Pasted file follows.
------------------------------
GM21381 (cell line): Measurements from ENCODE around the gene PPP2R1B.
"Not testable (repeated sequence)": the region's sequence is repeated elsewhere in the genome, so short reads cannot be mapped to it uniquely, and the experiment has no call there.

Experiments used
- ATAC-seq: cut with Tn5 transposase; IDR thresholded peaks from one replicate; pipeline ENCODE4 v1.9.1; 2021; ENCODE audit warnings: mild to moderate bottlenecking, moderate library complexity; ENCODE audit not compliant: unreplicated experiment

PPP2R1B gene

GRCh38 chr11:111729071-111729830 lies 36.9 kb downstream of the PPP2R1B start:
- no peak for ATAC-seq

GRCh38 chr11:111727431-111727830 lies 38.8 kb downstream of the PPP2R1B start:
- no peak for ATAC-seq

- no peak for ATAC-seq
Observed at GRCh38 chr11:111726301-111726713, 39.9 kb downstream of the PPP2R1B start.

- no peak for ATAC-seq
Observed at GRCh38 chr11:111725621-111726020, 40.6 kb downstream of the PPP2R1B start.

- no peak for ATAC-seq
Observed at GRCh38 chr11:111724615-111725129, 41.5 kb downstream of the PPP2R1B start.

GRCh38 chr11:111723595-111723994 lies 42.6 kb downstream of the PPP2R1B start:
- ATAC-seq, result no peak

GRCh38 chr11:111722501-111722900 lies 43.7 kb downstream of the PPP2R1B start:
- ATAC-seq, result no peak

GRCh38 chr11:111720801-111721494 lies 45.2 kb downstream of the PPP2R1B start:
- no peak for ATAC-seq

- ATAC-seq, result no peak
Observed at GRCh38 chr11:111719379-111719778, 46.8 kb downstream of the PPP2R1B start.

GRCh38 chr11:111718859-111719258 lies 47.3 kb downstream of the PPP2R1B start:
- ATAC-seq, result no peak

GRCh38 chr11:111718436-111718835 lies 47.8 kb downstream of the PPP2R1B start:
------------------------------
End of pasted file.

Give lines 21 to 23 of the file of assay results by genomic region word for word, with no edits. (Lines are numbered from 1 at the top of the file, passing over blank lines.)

- no peak for ATAC-seq

- ATAC-seq, result no peak
Observed at GRCh38 chr11:111719379-111719778, 46.8 kb downstream of the PPP2R1B start.